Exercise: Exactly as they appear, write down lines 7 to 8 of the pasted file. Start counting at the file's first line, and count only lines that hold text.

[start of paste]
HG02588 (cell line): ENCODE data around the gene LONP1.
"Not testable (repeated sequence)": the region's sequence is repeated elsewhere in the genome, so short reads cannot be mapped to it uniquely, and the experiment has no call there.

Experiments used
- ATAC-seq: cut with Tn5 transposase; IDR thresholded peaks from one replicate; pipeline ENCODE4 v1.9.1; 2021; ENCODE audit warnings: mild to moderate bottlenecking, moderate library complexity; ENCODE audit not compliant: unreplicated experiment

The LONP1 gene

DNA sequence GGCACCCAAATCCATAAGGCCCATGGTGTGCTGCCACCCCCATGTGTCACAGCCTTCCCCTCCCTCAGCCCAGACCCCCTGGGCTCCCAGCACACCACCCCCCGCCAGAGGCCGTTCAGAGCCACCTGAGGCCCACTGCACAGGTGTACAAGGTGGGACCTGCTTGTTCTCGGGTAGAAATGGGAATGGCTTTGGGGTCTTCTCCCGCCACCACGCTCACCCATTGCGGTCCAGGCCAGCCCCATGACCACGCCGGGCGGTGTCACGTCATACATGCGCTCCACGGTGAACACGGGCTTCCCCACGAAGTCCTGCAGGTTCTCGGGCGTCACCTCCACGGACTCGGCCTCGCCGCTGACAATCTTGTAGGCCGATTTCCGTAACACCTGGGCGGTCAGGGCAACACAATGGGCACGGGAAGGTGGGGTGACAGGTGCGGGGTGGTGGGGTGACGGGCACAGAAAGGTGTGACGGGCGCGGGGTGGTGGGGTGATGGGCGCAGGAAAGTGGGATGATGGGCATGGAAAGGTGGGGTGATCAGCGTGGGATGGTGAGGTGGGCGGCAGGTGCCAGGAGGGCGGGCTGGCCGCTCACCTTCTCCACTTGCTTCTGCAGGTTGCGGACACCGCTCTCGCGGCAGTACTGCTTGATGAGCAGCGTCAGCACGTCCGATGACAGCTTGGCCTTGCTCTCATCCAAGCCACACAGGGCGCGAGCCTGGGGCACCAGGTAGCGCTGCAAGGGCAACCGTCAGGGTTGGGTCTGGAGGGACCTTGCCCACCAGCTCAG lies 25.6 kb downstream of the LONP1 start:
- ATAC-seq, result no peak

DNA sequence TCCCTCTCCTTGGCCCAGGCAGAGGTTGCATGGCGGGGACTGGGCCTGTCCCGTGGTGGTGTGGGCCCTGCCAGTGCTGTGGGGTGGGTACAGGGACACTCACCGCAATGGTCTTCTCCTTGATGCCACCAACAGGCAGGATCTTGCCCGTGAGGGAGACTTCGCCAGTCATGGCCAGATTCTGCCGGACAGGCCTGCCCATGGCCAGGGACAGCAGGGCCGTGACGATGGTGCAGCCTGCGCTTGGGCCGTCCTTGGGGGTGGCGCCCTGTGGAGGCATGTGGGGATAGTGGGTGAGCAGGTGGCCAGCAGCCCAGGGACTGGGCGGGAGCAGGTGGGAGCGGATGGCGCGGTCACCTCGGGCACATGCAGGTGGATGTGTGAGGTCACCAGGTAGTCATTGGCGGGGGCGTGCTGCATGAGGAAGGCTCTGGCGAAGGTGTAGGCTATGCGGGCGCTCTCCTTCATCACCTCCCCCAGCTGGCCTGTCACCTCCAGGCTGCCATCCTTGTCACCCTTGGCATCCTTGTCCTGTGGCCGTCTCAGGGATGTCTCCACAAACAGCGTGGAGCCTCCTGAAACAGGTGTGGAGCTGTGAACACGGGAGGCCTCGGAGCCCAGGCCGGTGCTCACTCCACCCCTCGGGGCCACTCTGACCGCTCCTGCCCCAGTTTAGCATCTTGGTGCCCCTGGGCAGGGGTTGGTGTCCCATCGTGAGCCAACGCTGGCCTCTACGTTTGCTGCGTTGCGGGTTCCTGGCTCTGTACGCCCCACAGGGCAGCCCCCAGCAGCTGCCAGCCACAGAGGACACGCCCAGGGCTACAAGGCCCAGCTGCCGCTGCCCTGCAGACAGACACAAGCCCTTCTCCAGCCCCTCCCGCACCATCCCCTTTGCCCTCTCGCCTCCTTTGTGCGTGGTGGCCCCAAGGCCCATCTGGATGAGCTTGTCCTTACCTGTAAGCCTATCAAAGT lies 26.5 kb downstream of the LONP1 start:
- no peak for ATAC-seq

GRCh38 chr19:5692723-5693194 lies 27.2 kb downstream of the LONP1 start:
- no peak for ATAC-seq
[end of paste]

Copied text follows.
- ATAC-seq, result no peak

DNA sequence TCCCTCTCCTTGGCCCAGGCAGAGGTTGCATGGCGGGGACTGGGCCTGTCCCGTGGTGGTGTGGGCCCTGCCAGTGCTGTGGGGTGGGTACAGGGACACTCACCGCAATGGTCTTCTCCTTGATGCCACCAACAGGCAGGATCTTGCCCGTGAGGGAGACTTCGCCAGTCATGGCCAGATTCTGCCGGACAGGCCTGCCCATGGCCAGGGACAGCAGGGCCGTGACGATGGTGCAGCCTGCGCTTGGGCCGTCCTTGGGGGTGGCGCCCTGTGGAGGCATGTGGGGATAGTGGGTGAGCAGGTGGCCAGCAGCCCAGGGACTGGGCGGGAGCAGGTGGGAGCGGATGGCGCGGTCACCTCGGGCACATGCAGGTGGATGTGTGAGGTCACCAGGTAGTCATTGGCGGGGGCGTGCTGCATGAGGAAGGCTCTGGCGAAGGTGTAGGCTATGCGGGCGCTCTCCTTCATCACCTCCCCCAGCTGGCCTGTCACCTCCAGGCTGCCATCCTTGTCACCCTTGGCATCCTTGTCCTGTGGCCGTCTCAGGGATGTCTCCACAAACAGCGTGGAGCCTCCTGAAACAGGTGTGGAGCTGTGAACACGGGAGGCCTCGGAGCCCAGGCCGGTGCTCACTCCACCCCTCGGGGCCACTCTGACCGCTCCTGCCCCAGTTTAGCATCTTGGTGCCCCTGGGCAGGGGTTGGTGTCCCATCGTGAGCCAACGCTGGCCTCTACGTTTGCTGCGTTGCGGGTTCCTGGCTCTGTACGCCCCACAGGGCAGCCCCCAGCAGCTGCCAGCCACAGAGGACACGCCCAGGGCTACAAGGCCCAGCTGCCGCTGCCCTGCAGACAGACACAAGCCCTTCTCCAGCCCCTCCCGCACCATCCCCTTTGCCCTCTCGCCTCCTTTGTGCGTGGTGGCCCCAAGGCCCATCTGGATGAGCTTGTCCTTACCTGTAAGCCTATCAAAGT lies 26.5 kb downstream of the LONP1 start: